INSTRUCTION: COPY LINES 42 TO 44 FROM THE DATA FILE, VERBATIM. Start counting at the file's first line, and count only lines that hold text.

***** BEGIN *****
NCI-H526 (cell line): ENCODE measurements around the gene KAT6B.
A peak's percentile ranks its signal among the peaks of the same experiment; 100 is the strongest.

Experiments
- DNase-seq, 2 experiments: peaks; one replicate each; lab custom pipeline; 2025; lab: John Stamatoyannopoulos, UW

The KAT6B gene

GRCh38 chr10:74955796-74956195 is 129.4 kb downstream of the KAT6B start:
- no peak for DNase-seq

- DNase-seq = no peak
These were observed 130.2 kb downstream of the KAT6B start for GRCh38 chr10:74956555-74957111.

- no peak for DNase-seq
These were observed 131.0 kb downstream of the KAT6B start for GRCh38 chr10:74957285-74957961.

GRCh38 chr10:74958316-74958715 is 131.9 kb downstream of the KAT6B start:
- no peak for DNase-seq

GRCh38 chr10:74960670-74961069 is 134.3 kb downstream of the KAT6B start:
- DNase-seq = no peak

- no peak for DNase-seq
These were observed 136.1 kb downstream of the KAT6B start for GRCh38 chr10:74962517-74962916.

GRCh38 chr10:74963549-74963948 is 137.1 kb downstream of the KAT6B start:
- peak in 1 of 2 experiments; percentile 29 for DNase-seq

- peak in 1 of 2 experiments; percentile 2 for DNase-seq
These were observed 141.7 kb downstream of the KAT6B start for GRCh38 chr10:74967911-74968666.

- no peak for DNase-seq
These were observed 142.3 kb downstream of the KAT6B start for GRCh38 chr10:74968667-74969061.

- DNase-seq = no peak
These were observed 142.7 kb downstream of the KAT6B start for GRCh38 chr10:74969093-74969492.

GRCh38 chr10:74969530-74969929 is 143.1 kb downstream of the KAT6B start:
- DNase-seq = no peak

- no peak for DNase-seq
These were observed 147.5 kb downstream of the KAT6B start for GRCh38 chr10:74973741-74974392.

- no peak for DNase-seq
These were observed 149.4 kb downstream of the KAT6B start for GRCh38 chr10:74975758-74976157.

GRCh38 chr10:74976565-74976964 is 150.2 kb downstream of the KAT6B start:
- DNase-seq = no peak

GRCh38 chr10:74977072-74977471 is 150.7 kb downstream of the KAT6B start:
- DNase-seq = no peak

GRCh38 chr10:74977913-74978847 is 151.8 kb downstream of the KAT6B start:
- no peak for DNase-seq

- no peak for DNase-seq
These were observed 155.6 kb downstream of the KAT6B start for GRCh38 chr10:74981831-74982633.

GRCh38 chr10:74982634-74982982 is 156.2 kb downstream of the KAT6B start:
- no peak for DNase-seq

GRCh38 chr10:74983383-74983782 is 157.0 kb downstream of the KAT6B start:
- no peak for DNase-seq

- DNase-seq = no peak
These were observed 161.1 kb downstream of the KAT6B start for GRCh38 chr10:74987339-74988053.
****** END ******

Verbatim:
GRCh38 chr10:74983383-74983782 is 157.0 kb downstream of the KAT6B start:
- no peak for DNase-seq

- DNase-seq = no peak